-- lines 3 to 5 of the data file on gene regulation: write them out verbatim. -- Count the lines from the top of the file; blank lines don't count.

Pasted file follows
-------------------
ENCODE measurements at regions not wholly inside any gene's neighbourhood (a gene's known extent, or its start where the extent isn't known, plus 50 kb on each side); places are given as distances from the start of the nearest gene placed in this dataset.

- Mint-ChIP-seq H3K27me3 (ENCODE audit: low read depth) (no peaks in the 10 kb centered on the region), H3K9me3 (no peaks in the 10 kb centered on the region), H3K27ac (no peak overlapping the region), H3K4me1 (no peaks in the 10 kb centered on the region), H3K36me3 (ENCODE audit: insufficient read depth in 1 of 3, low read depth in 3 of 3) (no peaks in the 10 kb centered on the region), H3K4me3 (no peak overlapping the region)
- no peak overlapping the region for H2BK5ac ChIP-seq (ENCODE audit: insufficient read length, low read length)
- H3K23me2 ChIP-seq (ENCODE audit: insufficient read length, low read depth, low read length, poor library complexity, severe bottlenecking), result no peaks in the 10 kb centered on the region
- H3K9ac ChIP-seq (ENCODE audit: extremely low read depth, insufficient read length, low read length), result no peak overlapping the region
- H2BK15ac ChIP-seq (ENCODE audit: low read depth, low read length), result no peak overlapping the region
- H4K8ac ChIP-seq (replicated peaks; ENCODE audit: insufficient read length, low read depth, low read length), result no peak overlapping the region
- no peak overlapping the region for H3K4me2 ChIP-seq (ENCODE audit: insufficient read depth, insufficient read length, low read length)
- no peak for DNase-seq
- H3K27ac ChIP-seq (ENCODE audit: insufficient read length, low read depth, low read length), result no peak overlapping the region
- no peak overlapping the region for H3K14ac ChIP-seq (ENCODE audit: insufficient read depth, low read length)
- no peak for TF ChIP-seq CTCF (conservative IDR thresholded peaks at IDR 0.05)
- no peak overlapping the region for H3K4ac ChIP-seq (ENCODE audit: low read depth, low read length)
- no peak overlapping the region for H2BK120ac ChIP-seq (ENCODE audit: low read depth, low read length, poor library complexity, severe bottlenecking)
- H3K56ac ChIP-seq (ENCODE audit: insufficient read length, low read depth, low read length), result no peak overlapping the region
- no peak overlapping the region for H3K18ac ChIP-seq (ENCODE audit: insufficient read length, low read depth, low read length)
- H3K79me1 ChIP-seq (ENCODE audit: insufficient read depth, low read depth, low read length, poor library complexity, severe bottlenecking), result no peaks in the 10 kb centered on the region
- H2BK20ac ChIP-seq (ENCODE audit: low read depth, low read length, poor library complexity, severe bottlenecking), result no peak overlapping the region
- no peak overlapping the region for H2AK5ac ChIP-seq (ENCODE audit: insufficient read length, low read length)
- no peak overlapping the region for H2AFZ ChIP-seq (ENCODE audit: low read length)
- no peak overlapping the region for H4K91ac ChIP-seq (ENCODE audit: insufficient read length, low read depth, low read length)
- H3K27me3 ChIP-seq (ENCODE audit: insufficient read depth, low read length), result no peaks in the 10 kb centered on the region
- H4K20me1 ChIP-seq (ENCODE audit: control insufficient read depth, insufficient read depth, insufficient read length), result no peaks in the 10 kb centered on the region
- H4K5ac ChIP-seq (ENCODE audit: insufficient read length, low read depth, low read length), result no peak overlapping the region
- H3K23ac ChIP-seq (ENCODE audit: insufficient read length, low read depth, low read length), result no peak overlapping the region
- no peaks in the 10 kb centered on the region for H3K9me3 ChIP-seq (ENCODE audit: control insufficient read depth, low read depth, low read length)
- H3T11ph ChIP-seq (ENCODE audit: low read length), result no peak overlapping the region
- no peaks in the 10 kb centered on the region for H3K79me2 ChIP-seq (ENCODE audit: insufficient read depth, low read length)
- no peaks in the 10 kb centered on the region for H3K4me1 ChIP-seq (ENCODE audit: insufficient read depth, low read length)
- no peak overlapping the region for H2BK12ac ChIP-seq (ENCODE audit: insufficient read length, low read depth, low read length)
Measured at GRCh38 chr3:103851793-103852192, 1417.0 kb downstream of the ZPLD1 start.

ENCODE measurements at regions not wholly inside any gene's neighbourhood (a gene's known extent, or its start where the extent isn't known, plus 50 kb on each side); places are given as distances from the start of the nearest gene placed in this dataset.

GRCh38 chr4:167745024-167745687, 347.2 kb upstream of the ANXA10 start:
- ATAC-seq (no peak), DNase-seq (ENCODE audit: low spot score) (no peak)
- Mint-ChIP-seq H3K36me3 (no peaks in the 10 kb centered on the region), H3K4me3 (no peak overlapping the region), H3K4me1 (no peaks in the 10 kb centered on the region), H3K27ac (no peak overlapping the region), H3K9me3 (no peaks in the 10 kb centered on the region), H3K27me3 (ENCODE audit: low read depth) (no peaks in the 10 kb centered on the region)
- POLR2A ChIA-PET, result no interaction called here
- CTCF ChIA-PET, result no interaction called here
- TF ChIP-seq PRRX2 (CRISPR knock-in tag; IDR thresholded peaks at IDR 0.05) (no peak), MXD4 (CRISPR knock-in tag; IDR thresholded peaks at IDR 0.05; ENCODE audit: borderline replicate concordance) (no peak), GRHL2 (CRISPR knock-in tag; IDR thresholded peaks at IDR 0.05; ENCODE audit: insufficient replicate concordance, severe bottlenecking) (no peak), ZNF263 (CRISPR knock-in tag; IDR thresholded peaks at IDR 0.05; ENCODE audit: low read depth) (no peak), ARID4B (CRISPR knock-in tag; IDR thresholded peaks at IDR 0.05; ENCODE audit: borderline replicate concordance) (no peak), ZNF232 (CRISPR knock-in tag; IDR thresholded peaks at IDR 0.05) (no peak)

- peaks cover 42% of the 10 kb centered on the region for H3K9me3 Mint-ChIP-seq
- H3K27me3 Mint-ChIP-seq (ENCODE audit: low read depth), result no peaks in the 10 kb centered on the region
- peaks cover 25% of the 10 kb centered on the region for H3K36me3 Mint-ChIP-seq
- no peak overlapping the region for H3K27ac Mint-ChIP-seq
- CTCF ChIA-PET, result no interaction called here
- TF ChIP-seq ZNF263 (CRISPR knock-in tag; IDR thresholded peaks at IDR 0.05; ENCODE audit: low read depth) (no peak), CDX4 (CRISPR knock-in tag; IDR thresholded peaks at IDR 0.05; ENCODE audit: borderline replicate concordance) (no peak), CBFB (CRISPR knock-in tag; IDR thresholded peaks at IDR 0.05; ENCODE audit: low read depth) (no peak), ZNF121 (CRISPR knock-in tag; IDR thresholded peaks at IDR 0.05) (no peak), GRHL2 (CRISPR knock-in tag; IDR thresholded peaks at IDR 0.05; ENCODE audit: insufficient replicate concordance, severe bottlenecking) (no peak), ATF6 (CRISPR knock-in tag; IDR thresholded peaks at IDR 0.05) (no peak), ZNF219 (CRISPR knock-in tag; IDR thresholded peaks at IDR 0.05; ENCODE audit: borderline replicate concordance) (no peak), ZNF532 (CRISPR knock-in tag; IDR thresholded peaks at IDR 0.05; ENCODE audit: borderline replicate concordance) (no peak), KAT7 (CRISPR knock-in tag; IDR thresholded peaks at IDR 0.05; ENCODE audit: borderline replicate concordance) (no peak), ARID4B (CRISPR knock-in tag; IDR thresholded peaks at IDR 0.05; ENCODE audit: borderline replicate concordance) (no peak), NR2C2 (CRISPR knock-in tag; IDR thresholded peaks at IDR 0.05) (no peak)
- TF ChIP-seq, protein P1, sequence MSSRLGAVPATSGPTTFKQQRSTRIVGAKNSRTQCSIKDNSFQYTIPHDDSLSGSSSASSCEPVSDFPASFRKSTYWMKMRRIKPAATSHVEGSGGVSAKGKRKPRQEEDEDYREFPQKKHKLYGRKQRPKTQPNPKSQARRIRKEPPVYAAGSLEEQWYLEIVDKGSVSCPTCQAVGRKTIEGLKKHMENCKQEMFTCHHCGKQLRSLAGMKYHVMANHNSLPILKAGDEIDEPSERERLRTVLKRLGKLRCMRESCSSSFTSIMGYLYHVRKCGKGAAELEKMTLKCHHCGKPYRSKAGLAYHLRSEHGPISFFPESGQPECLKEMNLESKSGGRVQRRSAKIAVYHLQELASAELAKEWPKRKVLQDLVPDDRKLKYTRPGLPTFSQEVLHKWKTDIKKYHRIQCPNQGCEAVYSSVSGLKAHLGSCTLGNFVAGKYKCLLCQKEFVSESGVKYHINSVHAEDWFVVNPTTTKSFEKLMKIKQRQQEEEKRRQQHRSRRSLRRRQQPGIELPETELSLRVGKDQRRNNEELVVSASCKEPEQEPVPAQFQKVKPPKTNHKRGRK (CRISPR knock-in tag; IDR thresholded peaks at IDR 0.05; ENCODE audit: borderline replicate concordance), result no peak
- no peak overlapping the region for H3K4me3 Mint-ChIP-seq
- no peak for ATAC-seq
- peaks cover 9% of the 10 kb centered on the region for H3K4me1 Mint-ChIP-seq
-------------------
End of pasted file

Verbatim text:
- no peak overlapping the region for H2BK5ac ChIP-seq (ENCODE audit: insufficient read length, low read length)
- H3K23me2 ChIP-seq (ENCODE audit: insufficient read length, low read depth, low read length, poor library complexity, severe bottlenecking), result no peaks in the 10 kb centered on the region
- H3K9ac ChIP-seq (ENCODE audit: extremely low read depth, insufficient read length, low read length), result no peak overlapping the region